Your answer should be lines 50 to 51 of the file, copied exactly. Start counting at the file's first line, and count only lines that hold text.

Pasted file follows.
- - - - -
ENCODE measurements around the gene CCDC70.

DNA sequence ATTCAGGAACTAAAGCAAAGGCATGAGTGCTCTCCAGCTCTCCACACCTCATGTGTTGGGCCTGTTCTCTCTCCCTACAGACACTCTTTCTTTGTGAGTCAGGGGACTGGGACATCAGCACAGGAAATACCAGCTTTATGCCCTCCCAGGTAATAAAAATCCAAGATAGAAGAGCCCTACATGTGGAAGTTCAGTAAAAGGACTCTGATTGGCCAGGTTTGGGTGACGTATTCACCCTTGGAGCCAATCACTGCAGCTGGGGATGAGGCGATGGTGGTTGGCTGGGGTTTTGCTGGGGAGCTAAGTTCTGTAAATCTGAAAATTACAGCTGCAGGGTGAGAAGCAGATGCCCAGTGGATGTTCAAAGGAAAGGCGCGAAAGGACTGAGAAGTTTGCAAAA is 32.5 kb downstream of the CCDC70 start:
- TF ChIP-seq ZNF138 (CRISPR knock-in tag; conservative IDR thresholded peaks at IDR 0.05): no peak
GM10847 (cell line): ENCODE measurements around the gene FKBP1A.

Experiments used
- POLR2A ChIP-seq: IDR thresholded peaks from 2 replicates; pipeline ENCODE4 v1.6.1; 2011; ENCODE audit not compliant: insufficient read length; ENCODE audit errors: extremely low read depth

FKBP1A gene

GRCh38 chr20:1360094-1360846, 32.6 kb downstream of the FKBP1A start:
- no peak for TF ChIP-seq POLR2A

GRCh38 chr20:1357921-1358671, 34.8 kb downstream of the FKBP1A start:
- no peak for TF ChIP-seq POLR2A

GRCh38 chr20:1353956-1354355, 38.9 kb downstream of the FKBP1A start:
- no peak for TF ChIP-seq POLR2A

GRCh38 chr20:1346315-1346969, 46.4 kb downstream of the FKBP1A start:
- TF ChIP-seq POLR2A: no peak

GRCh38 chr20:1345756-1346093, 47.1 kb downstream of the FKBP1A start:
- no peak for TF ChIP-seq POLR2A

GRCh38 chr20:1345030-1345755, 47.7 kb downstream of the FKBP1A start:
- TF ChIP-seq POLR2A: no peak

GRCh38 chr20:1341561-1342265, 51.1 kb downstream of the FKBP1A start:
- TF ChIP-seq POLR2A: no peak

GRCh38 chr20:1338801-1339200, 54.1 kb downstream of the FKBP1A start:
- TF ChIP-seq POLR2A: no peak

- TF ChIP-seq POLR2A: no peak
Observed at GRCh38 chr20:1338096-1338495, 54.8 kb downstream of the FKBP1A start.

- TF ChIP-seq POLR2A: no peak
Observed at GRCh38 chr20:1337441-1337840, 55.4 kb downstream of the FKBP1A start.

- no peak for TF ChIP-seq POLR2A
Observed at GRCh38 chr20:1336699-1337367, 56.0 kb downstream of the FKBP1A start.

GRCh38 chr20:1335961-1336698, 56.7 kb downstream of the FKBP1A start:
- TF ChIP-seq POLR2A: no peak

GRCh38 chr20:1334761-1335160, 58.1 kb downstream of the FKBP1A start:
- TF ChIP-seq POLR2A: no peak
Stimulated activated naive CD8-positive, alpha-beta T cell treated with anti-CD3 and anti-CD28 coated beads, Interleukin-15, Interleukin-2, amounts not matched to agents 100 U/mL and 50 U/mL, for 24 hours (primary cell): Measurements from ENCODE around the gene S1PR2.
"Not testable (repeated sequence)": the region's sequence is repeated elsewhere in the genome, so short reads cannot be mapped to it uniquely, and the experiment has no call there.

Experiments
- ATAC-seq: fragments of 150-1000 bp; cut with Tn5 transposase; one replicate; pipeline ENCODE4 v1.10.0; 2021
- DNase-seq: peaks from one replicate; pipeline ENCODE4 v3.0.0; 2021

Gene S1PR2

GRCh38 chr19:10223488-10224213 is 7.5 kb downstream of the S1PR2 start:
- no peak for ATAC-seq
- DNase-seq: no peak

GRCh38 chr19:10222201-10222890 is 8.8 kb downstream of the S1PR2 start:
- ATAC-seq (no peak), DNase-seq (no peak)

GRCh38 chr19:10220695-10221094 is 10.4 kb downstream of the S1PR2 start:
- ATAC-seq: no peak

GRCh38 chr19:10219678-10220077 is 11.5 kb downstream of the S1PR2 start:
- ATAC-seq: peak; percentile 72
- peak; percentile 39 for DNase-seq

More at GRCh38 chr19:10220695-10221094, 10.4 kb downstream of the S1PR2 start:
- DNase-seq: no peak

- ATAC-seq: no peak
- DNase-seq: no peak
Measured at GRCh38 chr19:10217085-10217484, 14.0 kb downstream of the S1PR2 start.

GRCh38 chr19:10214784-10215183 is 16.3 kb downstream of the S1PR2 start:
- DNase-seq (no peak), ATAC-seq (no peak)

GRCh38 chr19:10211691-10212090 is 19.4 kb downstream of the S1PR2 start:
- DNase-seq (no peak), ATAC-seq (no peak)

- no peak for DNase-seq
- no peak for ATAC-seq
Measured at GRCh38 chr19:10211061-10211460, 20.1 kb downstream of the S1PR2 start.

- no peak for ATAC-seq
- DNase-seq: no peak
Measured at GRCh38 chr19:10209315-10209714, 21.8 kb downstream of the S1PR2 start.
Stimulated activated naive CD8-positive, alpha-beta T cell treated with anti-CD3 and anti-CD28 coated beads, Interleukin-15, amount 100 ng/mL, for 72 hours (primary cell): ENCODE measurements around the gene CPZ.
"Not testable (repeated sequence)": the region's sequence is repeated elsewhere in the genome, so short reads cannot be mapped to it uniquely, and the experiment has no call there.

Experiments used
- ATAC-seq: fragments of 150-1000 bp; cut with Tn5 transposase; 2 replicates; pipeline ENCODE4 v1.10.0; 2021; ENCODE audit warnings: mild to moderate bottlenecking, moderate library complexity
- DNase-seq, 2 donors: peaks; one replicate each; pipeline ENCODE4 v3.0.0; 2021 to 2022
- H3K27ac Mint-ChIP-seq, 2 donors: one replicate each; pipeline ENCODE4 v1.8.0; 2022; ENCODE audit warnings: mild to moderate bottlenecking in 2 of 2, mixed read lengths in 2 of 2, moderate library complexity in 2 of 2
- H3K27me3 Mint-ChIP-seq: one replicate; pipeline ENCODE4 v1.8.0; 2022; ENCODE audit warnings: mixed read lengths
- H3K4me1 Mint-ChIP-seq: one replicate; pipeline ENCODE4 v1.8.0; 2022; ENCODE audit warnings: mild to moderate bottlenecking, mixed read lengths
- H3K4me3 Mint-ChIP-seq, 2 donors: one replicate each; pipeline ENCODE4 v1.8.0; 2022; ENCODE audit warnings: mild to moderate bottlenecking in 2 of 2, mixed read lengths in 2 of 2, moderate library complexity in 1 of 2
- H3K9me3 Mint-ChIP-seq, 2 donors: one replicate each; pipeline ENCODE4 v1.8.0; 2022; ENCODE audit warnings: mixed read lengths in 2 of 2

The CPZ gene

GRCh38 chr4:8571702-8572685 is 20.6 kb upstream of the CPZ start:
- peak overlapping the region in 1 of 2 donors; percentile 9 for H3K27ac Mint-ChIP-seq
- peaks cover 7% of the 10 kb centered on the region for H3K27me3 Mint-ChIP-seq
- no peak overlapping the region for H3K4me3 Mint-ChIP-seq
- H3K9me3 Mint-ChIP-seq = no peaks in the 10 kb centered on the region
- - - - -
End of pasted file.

More at GRCh38 chr19:10220695-10221094, 10.4 kb downstream of the S1PR2 start:
- DNase-seq: no peak